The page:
The Northern Fowl Mite (NFM) (Ornithonyssus sylviarum
) is an external parasite of chickens. They are very small, ranging in size from 0.5-1 mm (0.02-0.04 in), therefore they are very difficult to see by the naked eye; they appears as little dark specs. NFM permanently live their entire lives on the chickens, spending most of their time on the feathers, traveling to the skin surface to feed on blood.
During heavy infestations, NFM can cause the birds a great deal of stress, pain and blood loss (they can potentially lose 6% of their blood daily). This results in many chickens developing anemia.
Chickens infested with NFM may appear very irritated, and be seen trying to scratch themselves by rubbing up against objects and biting at their feathers. Feathers in the vent area often appear soiled and blackened, due to the accumulation of dried blood and scabs, mite eggs, excrement, and cast skins. You may be able to see them moving in their feathers (as tiny dark specs). Using the light, inspect the chicken's feathers by parting them to see the skin, especially in the vent area.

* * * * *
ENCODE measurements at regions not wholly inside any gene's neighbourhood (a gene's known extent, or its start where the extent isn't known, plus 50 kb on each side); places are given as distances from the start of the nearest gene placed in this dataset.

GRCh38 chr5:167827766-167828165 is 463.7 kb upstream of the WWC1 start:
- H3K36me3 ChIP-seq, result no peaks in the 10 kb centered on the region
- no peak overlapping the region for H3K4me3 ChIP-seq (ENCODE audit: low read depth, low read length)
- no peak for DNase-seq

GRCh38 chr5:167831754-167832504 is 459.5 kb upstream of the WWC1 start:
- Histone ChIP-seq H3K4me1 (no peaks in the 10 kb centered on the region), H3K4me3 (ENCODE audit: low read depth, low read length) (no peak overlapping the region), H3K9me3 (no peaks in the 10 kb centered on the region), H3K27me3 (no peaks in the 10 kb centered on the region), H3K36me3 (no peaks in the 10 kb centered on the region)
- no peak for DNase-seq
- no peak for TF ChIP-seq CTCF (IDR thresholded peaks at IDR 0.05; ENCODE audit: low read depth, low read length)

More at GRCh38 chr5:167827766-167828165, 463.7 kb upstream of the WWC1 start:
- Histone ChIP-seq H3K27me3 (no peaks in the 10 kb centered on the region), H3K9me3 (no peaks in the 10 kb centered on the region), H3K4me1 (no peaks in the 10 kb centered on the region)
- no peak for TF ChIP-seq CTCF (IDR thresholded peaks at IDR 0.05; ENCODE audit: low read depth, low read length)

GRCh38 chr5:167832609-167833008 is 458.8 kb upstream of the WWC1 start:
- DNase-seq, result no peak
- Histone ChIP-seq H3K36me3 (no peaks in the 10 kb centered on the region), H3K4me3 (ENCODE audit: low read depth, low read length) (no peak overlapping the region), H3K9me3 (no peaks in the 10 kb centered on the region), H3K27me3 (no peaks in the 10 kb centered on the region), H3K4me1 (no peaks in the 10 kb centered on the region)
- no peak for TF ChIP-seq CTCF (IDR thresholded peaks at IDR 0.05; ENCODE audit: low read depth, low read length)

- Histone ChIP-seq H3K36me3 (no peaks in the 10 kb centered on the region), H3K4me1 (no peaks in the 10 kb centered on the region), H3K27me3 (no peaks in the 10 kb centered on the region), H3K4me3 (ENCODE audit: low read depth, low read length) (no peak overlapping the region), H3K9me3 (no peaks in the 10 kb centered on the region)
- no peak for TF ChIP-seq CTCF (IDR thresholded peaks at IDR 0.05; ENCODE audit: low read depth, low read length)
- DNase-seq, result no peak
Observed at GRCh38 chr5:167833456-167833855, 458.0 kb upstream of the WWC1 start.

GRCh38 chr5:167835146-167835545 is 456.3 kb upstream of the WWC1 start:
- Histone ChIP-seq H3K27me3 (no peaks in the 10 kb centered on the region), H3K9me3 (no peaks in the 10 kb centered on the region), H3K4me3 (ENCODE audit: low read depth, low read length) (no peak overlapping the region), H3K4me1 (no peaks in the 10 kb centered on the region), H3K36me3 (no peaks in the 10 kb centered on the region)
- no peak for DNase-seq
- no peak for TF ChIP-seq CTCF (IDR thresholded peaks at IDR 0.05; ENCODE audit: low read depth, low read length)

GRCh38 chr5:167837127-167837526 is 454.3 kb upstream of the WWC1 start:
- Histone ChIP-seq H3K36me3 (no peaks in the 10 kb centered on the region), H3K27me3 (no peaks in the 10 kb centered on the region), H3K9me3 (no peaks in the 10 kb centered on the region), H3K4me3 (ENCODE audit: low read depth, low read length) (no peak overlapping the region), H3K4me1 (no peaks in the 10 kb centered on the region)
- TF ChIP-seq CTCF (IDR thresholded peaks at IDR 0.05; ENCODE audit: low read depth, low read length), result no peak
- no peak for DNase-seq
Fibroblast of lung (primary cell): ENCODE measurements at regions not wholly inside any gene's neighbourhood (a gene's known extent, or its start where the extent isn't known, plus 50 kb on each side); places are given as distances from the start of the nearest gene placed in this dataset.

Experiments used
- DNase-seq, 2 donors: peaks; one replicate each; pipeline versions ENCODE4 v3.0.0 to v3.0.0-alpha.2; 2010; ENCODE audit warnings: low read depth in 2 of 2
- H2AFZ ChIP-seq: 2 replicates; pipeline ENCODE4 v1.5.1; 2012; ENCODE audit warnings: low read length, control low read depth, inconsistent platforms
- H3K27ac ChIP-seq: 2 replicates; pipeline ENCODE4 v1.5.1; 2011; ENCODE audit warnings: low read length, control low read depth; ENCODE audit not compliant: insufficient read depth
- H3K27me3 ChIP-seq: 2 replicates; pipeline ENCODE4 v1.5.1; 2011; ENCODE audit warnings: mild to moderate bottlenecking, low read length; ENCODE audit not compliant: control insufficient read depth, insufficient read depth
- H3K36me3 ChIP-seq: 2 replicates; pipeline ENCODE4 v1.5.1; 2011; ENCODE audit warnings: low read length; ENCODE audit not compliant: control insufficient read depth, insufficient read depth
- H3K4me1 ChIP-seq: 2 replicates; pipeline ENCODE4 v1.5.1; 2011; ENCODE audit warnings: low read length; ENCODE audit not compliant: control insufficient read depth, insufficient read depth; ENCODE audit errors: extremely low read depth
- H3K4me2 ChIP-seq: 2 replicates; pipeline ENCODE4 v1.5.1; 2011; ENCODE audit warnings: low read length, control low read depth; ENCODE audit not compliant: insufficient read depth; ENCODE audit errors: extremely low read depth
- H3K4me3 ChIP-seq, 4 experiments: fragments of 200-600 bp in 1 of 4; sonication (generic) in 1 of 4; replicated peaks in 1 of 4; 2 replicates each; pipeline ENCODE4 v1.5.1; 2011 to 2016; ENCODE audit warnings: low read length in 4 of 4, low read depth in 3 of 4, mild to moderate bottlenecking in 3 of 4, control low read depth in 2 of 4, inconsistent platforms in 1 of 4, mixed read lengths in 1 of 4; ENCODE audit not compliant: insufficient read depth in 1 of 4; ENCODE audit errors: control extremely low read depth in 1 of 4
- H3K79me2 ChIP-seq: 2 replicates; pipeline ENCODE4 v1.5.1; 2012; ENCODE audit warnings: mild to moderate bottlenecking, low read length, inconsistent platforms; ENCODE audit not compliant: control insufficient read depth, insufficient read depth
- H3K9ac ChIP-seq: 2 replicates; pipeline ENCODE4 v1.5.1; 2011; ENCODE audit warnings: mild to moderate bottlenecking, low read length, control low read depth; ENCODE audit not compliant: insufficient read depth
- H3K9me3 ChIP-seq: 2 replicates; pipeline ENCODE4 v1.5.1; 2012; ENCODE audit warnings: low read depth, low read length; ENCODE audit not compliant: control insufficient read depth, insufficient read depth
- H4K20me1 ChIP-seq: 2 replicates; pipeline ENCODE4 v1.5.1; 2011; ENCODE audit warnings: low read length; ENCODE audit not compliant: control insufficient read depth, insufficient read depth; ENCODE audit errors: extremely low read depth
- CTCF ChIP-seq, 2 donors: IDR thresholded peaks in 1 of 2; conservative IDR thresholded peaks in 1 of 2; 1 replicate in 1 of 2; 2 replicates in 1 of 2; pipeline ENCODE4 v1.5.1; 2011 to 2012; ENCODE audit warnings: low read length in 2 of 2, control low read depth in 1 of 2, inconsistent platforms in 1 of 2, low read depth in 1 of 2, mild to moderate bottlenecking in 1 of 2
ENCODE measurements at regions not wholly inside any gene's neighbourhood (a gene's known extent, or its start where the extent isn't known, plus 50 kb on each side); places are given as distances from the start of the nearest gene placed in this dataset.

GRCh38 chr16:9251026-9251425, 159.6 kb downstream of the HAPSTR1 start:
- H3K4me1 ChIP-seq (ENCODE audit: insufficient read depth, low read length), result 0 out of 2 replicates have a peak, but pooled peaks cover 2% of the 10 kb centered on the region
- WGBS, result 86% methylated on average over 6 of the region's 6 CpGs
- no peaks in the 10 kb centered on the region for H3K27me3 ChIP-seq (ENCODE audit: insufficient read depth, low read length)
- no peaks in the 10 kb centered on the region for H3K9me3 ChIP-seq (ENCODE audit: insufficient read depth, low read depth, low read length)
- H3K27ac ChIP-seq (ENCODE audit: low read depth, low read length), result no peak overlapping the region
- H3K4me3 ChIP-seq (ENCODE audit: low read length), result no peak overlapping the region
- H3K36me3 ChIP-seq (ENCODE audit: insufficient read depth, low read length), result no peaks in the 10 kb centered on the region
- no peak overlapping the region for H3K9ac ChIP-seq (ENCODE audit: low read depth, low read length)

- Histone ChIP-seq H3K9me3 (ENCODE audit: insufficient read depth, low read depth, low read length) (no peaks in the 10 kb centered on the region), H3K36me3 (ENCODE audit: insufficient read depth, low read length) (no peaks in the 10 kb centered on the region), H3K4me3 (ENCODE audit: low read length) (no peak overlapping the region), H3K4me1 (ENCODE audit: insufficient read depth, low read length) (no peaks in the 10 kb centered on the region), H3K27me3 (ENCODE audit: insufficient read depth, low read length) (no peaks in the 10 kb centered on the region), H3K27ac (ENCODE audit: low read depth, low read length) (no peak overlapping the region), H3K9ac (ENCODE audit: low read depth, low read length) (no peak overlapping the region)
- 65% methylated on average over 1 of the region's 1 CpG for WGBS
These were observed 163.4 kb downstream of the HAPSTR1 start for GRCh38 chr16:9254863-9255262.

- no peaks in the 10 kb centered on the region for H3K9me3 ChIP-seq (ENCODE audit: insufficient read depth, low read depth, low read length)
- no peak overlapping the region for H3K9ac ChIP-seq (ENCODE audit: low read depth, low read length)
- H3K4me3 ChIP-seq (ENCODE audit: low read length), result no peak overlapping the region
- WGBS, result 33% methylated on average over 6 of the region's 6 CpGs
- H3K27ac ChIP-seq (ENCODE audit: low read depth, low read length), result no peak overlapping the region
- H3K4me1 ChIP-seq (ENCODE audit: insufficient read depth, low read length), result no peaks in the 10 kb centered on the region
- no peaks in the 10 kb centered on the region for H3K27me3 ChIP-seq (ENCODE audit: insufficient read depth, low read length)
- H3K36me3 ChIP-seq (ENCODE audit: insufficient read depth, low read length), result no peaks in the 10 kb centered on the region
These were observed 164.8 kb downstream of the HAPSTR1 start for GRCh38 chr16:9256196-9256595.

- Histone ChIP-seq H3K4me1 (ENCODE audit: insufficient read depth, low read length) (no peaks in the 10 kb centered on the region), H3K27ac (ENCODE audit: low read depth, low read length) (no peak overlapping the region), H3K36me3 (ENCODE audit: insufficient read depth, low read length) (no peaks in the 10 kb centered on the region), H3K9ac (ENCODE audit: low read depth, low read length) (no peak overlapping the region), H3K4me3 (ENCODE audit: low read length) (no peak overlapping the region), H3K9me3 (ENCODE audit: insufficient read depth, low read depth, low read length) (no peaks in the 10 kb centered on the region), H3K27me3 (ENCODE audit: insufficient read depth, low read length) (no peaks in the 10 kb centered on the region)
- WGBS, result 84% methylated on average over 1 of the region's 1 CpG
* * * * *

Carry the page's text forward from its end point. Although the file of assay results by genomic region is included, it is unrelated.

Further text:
How NFM are Transmitted to Chickens
NFM infests a wide range of domestic and wild birds, rodents, wildlife, and domestic animals. They can survive off of a host for 2 to 3 weeks under optimal conditions.
Northern Fowl Mite Vs Red Poultry Mite
|Northern fowl mite||Red poultry mite|
|Adult Appearance|| || |
|Size||0.5-1 mm (0.02-0.04 in)||1-1.5 mm (0.04-0.06 in)|
|Color||Gray to black||Gray to black|
|Speed||Slow moving||Slow moving|
|Visible to the naked eye||As tiny dark specs||Yes|
|Where they are found||Vent, breast, and legs. Less commonly on the head and neck.||Hide in crevices and cracks during the day, feed on chickens at night|
|Transmission||Wild birds, rodents, contaminated equipment (fomites) and personnel||Wild birds, rodents, wildlife, dogs, cats, humans, contaminated equipment|
|Where eggs are laid||White to off-white bundles of eggs found along the feather shaft of the vent.||Lays eggs in cracks and crevices|
|Average Life cycle||5-7 days||2 weeks|
|How you can tell||Early infestations may be difficult to notice, but once numbers increase they can be clearly seen in the feathers and running along the skin surface. May also be seen on recently laid eggs.||Look for them at night on the birds |
|Temperature||Cool weather||Warm weather|
|Clinical signs||Dermatitis, poor condition (feathers appear 'dirty'), anemia, pale pink comb, soiled feathers near vent||Restlessness at night, dermatitis, anemia, may cause chickens to alter where they roost at night.|